Just look at these management biographies. Here we've got an accountant as CEO, forcing me to wonder what operational role the dude ever had in pulling ore out of the ground. Other folks on the team have been geologists and engineers, doing stuff that equates somehow to mining. The least I can say is that their headshots look nice. Maybe that's the most I can say without directly asking them whether they have personally run a profitable mine.
The one project they have is Pumpkin Hollow in Nevada. Admitting the preexisting surveys by other mining companies begs the question as to why those earlier explorers elected not to develop the property themselves. Sometimes that happens when larger, more successful mining companies realize they found a property that won't meet their investment criteria when they have more viable properties in hand. These Nevada Copper people have NI 43-101 reports on their website going back to 2006 and they are still drilling exploratory holes. Whenever I see a junior resource company taking that long to gather evidence, I have to wonder if there will ever be a final decision on production.
I had to suppress laughter when I saw that Nevada Copper's feasibility study kept the price assumptions for gold at $1200/oz and silver at $18/oz while they adjusted the copper price from their base case. I didn't even need to read their NI 43-101 report dated July 9, 2015 because they put those numbers right on the project's "feasibility studies" Web page. I realize the gold and silver are expected to be byproducts of this project's copper lode, but the least they could have done was run separate economic scenarios for each metal type. If I had turned in a sensitivity analysis like that as academic work, my MBA professors would have given me poor marks for sloppiness.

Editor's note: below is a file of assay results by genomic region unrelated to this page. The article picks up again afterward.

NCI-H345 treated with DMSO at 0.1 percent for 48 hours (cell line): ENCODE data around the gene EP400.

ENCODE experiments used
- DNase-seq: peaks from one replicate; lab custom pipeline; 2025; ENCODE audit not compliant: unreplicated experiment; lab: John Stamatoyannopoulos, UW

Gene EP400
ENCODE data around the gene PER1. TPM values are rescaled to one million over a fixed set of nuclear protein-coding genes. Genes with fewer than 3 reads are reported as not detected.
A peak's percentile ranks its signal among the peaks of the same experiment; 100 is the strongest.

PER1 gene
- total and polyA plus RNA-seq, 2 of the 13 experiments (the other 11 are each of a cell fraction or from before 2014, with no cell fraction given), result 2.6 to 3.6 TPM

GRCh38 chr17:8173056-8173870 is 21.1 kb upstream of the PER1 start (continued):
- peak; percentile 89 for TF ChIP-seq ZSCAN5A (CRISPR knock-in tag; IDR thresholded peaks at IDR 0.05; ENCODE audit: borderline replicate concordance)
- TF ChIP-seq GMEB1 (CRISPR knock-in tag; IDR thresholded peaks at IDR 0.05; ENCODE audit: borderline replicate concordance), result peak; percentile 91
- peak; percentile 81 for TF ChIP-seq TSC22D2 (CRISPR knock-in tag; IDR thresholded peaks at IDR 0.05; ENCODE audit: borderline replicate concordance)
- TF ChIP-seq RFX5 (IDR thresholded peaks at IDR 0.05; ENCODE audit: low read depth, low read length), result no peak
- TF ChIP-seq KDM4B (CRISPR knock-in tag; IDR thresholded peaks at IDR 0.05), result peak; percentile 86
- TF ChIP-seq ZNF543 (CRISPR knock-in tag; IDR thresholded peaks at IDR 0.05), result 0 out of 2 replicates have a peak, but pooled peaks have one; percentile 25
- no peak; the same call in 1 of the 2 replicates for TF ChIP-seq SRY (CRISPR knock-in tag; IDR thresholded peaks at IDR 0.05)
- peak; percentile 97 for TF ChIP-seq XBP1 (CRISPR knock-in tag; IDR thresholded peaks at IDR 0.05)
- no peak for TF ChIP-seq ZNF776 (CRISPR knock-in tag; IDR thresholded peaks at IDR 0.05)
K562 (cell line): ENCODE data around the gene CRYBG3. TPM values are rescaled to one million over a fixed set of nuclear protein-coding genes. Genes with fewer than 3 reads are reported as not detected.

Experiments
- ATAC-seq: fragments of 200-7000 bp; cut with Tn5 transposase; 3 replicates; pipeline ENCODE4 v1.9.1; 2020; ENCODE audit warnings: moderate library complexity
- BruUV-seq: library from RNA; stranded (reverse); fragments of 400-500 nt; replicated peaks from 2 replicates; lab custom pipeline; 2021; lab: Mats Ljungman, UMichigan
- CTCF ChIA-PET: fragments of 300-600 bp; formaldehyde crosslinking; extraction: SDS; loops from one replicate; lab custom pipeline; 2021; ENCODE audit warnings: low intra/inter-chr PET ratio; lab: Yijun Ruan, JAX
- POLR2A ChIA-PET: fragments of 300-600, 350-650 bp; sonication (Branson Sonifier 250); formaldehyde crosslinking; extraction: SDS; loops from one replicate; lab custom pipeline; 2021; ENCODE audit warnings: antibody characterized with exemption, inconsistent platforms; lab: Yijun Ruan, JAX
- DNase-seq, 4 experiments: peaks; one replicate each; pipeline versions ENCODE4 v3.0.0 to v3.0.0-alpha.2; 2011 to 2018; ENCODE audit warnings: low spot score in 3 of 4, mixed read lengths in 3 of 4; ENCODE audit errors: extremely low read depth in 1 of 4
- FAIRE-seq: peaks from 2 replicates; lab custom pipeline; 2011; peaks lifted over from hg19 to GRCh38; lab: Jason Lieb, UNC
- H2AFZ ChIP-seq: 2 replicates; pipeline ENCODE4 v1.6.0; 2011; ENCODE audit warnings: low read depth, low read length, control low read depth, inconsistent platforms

I looked through their unaudited quarterly financial statements for the period ending September 30, 2015. They had US$6.3M in cash on hand and showed a net loss of -$2M. The company must continue to raise capital so they can pay off more than $20M in short-term liabilities. Reading Note 5 on the details of their bridge loan facility is crucial. Nothing focuses the mind quite like a deadline. Compare the numbers in that note to the Current Liabilities numbers in the balance sheet. Just do it.
I never get tired of examining the entrails of such "opportunities" as Nevada Copper. I used to see plenty of junior resource companies at San Francisco investment conferences. They always had great stories about undeveloped properties that major companies had abandoned. Management was always raising capital to fund endless exploration, and they always paid themselves well. Investors in these types of companies must ask themselves why they keep paying up. The story never ends.
Full disclosure: No position in Nevada Copper Corporation at this time.